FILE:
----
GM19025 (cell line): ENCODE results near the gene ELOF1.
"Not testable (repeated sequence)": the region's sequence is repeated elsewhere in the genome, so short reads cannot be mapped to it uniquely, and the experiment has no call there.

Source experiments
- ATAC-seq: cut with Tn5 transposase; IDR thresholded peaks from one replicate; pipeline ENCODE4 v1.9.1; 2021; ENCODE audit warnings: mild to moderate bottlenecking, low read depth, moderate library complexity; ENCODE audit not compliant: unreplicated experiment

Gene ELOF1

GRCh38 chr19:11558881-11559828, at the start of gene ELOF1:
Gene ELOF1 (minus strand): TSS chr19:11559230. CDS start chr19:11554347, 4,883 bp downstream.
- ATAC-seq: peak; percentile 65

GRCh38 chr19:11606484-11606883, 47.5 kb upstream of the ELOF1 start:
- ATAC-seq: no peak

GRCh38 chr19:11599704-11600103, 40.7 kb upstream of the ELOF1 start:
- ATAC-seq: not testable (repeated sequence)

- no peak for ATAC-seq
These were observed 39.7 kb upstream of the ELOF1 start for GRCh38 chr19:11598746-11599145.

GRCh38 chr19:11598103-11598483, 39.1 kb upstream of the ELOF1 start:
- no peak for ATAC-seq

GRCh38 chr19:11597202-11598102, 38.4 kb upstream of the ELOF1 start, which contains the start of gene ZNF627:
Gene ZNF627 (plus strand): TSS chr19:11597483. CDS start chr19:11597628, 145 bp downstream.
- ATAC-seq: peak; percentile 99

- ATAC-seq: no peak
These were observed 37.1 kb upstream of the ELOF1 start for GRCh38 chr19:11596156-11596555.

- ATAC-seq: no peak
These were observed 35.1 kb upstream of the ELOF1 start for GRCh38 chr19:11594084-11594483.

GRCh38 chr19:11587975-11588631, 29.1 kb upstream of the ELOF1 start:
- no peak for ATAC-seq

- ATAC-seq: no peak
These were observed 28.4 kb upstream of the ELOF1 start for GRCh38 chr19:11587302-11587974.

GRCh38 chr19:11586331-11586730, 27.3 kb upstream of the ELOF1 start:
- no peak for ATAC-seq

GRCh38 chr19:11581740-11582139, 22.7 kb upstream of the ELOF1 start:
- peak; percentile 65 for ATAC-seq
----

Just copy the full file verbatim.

GM19025 (cell line): ENCODE results near the gene ELOF1.
"Not testable (repeated sequence)": the region's sequence is repeated elsewhere in the genome, so short reads cannot be mapped to it uniquely, and the experiment has no call there.

Source experiments
- ATAC-seq: cut with Tn5 transposase; IDR thresholded peaks from one replicate; pipeline ENCODE4 v1.9.1; 2021; ENCODE audit warnings: mild to moderate bottlenecking, low read depth, moderate library complexity; ENCODE audit not compliant: unreplicated experiment

Gene ELOF1

GRCh38 chr19:11558881-11559828, at the start of gene ELOF1:
Gene ELOF1 (minus strand): TSS chr19:11559230. CDS start chr19:11554347, 4,883 bp downstream.
- ATAC-seq: peak; percentile 65

GRCh38 chr19:11606484-11606883, 47.5 kb upstream of the ELOF1 start:
- ATAC-seq: no peak

GRCh38 chr19:11599704-11600103, 40.7 kb upstream of the ELOF1 start:
- ATAC-seq: not testable (repeated sequence)

- no peak for ATAC-seq
These were observed 39.7 kb upstream of the ELOF1 start for GRCh38 chr19:11598746-11599145.

GRCh38 chr19:11598103-11598483, 39.1 kb upstream of the ELOF1 start:
- no peak for ATAC-seq

GRCh38 chr19:11597202-11598102, 38.4 kb upstream of the ELOF1 start, which contains the start of gene ZNF627:
Gene ZNF627 (plus strand): TSS chr19:11597483. CDS start chr19:11597628, 145 bp downstream.
- ATAC-seq: peak; percentile 99

- ATAC-seq: no peak
These were observed 37.1 kb upstream of the ELOF1 start for GRCh38 chr19:11596156-11596555.

- ATAC-seq: no peak
These were observed 35.1 kb upstream of the ELOF1 start for GRCh38 chr19:11594084-11594483.

GRCh38 chr19:11587975-11588631, 29.1 kb upstream of the ELOF1 start:
- no peak for ATAC-seq

- ATAC-seq: no peak
These were observed 28.4 kb upstream of the ELOF1 start for GRCh38 chr19:11587302-11587974.

GRCh38 chr19:11586331-11586730, 27.3 kb upstream of the ELOF1 start:
- no peak for ATAC-seq

GRCh38 chr19:11581740-11582139, 22.7 kb upstream of the ELOF1 start:
- peak; percentile 65 for ATAC-seq